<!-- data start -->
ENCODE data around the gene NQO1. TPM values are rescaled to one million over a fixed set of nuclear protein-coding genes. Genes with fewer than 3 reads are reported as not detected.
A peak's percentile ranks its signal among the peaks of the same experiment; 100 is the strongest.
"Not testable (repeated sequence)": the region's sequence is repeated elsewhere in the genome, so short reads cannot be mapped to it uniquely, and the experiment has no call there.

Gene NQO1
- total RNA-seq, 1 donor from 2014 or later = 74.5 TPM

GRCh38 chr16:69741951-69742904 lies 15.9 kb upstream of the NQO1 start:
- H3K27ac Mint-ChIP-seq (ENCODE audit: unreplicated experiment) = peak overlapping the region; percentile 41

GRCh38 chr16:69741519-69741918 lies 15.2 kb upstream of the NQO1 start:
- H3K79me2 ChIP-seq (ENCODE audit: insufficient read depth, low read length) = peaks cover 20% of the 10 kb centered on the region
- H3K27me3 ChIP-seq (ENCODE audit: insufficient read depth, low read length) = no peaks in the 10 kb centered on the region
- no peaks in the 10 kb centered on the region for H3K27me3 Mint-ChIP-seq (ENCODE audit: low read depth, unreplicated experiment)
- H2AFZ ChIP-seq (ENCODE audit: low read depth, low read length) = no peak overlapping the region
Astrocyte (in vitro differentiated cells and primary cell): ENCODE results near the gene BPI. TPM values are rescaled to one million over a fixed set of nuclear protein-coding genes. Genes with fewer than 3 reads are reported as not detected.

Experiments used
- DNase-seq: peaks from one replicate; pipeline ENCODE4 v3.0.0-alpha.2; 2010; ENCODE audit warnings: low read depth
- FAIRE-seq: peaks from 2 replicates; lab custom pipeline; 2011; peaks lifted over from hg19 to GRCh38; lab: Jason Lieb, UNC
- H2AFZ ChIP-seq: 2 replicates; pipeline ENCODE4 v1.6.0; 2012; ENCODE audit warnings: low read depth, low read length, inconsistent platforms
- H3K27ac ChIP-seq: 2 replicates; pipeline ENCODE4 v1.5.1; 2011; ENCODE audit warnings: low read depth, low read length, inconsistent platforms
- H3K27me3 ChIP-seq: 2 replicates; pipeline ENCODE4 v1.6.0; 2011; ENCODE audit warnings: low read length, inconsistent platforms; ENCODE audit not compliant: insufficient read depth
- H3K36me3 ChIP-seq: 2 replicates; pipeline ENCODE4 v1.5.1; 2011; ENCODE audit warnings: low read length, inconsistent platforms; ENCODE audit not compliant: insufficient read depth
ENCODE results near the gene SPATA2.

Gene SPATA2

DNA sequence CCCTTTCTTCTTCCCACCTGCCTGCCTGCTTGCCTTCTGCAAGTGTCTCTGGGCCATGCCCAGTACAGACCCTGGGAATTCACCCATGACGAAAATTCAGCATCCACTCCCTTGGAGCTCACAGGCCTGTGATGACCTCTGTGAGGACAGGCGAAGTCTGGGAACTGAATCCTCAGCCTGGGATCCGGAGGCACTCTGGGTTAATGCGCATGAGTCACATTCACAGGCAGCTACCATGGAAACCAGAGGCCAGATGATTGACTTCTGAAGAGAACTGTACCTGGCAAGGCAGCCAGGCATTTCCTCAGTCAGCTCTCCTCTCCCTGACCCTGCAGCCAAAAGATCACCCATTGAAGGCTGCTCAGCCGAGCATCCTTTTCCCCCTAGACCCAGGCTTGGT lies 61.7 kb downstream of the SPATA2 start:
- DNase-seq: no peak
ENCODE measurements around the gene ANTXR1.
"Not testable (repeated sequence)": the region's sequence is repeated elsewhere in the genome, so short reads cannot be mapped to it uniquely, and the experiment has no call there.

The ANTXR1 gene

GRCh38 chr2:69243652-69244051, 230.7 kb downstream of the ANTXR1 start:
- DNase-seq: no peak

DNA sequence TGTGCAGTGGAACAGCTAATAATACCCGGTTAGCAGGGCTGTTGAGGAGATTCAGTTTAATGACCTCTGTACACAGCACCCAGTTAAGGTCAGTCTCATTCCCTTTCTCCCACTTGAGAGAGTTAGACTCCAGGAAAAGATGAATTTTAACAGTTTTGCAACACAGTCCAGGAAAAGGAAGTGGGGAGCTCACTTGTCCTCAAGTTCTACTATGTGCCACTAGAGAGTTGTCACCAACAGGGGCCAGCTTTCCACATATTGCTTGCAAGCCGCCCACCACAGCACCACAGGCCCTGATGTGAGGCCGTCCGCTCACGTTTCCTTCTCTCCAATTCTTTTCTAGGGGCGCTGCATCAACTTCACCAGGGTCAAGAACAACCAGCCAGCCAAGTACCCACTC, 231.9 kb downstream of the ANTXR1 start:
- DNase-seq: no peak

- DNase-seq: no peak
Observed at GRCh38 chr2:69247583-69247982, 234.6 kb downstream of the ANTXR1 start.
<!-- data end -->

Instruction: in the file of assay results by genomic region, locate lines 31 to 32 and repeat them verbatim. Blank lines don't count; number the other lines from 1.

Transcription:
- DNase-seq: no peak

- DNase-seq: no peak